Friday, January 27th, 2023
Friday, January 27th, 2023

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Pitch plastics parallel to produce more ’eyes

Rather than casting toward a breakline as you search for walleyes, try casting parallel to the break. You’ll be spending more more time in productive water. (Photo courtesy of Steve Carney)

By Steve Carney

Contributing Writer

Walleyes and pike have mostly now left their spring locations and new fishing patterns are developing as we get deeper into June. These fish are now relocating just off shoreline breaks and flats.

Since the May fishing opener, walleyes and pike have been shallow, but now, as we approach water temperatures in the low 70s, they’re more commonly found in 11 to 17 feet of water.

Walleyes tend to get much more aggressive as summer arrives, and I do a lot of casting with paddletail swimbaits and jigs adorned with plastic minnows. Real minnows have been tough to come by this year, so a switch to plastics makes sense.

Most anglers are conditioned to approach breaklines or sharp-breaking structure and cast into the break. Casting directly into the break gives the fish just seconds to find your bait. Basically, you’re wasting a huge amount of time not even in the fish zone.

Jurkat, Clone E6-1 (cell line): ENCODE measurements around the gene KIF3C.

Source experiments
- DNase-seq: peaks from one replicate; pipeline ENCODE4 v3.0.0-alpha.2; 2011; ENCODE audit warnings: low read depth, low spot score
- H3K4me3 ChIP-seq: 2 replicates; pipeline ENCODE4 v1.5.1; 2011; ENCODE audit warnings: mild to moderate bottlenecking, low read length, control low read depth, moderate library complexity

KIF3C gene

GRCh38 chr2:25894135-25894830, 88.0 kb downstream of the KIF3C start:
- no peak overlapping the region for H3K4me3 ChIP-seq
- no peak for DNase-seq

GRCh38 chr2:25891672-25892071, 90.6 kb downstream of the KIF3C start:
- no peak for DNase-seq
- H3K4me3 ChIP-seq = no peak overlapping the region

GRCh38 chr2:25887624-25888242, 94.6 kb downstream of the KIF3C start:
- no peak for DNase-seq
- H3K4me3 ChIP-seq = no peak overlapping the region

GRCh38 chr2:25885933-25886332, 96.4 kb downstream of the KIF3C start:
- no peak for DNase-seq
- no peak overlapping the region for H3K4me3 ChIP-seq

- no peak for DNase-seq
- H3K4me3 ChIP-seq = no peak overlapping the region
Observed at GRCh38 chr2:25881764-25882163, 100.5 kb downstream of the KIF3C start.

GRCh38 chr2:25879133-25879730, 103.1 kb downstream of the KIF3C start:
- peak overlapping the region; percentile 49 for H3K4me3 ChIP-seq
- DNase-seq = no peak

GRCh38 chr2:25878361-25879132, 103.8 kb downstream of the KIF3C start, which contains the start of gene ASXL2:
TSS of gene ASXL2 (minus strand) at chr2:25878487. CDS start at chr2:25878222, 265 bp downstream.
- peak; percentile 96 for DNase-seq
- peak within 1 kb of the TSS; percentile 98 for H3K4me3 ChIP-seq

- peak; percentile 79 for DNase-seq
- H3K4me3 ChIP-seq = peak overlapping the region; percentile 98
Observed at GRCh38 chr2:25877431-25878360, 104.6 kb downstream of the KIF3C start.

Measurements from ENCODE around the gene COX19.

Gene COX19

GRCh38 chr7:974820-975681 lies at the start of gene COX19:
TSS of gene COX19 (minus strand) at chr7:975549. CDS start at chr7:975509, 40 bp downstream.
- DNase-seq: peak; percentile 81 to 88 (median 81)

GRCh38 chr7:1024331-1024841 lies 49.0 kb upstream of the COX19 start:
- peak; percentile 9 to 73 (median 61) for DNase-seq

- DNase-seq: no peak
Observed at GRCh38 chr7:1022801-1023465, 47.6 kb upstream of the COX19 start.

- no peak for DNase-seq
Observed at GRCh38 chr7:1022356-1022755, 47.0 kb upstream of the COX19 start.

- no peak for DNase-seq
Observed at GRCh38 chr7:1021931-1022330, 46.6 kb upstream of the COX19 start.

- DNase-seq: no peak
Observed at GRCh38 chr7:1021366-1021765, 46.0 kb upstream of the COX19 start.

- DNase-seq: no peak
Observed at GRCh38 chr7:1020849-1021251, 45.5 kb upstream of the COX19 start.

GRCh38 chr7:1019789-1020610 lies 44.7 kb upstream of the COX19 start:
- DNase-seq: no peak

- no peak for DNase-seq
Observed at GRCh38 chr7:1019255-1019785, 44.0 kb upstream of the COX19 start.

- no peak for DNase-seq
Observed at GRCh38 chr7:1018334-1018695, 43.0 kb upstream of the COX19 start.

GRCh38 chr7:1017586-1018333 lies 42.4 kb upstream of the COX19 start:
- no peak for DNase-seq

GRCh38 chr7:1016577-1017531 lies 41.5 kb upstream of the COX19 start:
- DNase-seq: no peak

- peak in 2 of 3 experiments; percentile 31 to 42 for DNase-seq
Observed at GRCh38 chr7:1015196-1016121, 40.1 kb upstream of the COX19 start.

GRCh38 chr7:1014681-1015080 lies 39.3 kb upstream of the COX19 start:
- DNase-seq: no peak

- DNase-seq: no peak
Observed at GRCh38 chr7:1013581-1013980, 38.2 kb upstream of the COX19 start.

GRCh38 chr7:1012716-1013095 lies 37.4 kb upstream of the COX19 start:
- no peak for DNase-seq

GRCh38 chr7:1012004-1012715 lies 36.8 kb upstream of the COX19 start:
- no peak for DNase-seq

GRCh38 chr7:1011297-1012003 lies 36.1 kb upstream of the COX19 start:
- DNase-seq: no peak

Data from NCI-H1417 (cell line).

Next time out, think parallel.

This means positioning your boat parallel to the breakline and casting along the breakline. This will keep your bait in the strike zone the whole time, instead of being in the strike zone maybe 20% of the time. 

I use 1⁄4-ounce jig heads along with aggressive 4-inch paddletails and/or splittail plastics. I use a snapping of the rod tip to make the tail jump and fall. Plastics allow you to be as forceful as you want, and snapping the tail forward can also trigger bites. 

When using plastics in this aggressive manner, set the hook on any “tick” or “bump” you encounter. I tell my clients to set the hook if anything seems weird in the retrieve. Many times, walleyes and pike will grab the paddletail and swim directly toward the boat.

Again, anything out of the ordinary, no matter how mild, set the hook.

Casting parallel to your chosen structure requires extremely long casts because you want to keep the bait well away from the boat. Use your trolling motor to slowly work down the sides of the breakline, casting parallel either to the front or the back of the boat.

Once you get the hang of it, success will come. As usual, perfecting this presentation takes a bit of time, but it will be time well spent.

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